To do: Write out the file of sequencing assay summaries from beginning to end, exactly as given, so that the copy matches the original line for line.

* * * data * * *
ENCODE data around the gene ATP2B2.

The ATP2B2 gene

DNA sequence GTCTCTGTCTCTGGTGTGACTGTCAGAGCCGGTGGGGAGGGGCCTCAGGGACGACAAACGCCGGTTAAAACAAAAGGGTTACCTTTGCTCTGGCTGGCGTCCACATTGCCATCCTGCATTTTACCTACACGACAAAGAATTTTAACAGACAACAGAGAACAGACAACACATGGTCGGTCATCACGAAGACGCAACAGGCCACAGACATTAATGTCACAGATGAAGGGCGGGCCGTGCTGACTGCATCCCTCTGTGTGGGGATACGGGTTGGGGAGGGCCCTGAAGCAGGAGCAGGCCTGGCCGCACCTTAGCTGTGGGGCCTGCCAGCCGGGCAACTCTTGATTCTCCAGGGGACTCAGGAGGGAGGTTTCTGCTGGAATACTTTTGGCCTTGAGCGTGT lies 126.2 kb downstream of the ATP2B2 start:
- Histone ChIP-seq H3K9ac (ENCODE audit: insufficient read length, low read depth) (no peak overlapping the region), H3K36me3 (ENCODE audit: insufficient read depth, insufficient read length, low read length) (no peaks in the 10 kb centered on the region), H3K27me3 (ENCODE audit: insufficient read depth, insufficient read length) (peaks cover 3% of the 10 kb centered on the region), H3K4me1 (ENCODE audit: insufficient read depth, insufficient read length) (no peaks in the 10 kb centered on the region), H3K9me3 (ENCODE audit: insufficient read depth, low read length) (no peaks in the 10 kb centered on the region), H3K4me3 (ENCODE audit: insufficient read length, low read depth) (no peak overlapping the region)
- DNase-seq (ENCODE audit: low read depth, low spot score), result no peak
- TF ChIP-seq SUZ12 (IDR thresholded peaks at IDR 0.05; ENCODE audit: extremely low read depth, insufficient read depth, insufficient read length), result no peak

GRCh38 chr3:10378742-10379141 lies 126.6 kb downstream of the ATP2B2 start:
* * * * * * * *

ENCODE data around the gene ATP2B2.

The ATP2B2 gene

DNA sequence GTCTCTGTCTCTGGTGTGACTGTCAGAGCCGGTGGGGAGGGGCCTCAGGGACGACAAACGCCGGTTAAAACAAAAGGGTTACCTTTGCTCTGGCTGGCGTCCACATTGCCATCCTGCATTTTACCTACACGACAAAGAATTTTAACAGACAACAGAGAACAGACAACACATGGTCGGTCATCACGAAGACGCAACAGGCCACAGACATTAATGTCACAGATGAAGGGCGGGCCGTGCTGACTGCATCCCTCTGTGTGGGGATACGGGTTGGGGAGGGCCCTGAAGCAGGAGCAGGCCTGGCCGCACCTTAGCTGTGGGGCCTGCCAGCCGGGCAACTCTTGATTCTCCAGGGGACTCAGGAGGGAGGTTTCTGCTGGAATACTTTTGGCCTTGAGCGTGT lies 126.2 kb downstream of the ATP2B2 start:
- Histone ChIP-seq H3K9ac (ENCODE audit: insufficient read length, low read depth) (no peak overlapping the region), H3K36me3 (ENCODE audit: insufficient read depth, insufficient read length, low read length) (no peaks in the 10 kb centered on the region), H3K27me3 (ENCODE audit: insufficient read depth, insufficient read length) (peaks cover 3% of the 10 kb centered on the region), H3K4me1 (ENCODE audit: insufficient read depth, insufficient read length) (no peaks in the 10 kb centered on the region), H3K9me3 (ENCODE audit: insufficient read depth, low read length) (no peaks in the 10 kb centered on the region), H3K4me3 (ENCODE audit: insufficient read length, low read depth) (no peak overlapping the region)
- DNase-seq (ENCODE audit: low read depth, low spot score), result no peak
- TF ChIP-seq SUZ12 (IDR thresholded peaks at IDR 0.05; ENCODE audit: extremely low read depth, insufficient read depth, insufficient read length), result no peak

GRCh38 chr3:10378742-10379141 lies 126.6 kb downstream of the ATP2B2 start: